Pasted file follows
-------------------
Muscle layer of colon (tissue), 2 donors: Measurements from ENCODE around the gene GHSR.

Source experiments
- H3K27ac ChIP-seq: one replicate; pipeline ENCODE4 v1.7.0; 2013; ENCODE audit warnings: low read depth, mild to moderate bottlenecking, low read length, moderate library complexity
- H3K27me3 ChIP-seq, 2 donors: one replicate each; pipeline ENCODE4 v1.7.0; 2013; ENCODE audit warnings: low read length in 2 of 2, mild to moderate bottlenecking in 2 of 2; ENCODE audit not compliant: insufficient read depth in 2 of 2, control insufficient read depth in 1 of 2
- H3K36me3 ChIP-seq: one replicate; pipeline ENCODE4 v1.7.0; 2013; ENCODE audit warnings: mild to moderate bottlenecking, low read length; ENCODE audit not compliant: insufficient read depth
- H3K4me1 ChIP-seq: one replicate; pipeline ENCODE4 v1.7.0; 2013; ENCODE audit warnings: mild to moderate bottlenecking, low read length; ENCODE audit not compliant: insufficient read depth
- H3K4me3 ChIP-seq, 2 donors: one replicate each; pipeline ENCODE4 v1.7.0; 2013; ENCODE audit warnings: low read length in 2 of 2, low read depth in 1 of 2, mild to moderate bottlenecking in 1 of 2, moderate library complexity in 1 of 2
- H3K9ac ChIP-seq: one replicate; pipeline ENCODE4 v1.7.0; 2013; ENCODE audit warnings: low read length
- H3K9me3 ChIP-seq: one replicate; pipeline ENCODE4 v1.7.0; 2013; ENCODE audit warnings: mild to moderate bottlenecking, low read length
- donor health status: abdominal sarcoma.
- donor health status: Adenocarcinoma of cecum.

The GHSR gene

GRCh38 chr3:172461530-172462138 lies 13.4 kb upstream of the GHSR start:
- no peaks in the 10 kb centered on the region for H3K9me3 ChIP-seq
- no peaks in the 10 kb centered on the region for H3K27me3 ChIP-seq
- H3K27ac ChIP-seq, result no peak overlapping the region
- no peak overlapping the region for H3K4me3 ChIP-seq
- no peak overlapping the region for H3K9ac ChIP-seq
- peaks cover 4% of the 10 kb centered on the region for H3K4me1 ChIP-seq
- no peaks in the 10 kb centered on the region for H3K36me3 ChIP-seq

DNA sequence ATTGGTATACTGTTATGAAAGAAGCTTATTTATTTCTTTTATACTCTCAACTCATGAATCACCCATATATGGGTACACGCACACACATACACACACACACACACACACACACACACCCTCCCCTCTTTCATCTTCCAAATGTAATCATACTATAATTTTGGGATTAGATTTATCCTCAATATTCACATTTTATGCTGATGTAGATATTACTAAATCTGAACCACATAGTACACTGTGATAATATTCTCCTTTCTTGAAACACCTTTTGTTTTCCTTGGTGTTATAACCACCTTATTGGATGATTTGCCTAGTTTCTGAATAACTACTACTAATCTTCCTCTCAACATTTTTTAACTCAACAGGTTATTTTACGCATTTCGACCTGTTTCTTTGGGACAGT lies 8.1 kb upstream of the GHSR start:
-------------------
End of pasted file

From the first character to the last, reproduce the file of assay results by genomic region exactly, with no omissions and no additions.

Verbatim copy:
Muscle layer of colon (tissue), 2 donors: Measurements from ENCODE around the gene GHSR.

Source experiments
- H3K27ac ChIP-seq: one replicate; pipeline ENCODE4 v1.7.0; 2013; ENCODE audit warnings: low read depth, mild to moderate bottlenecking, low read length, moderate library complexity
- H3K27me3 ChIP-seq, 2 donors: one replicate each; pipeline ENCODE4 v1.7.0; 2013; ENCODE audit warnings: low read length in 2 of 2, mild to moderate bottlenecking in 2 of 2; ENCODE audit not compliant: insufficient read depth in 2 of 2, control insufficient read depth in 1 of 2
- H3K36me3 ChIP-seq: one replicate; pipeline ENCODE4 v1.7.0; 2013; ENCODE audit warnings: mild to moderate bottlenecking, low read length; ENCODE audit not compliant: insufficient read depth
- H3K4me1 ChIP-seq: one replicate; pipeline ENCODE4 v1.7.0; 2013; ENCODE audit warnings: mild to moderate bottlenecking, low read length; ENCODE audit not compliant: insufficient read depth
- H3K4me3 ChIP-seq, 2 donors: one replicate each; pipeline ENCODE4 v1.7.0; 2013; ENCODE audit warnings: low read length in 2 of 2, low read depth in 1 of 2, mild to moderate bottlenecking in 1 of 2, moderate library complexity in 1 of 2
- H3K9ac ChIP-seq: one replicate; pipeline ENCODE4 v1.7.0; 2013; ENCODE audit warnings: low read length
- H3K9me3 ChIP-seq: one replicate; pipeline ENCODE4 v1.7.0; 2013; ENCODE audit warnings: mild to moderate bottlenecking, low read length
- donor health status: abdominal sarcoma.
- donor health status: Adenocarcinoma of cecum.

The GHSR gene

GRCh38 chr3:172461530-172462138 lies 13.4 kb upstream of the GHSR start:
- no peaks in the 10 kb centered on the region for H3K9me3 ChIP-seq
- no peaks in the 10 kb centered on the region for H3K27me3 ChIP-seq
- H3K27ac ChIP-seq, result no peak overlapping the region
- no peak overlapping the region for H3K4me3 ChIP-seq
- no peak overlapping the region for H3K9ac ChIP-seq
- peaks cover 4% of the 10 kb centered on the region for H3K4me1 ChIP-seq
- no peaks in the 10 kb centered on the region for H3K36me3 ChIP-seq

DNA sequence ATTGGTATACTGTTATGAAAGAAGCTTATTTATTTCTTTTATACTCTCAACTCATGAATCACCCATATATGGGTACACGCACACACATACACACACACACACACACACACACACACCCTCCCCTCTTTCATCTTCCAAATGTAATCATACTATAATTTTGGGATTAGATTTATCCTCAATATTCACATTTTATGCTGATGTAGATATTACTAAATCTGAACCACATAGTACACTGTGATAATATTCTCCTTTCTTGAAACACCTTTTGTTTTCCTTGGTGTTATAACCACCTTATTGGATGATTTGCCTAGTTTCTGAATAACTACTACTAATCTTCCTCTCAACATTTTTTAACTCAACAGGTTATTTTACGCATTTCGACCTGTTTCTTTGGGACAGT lies 8.1 kb upstream of the GHSR start: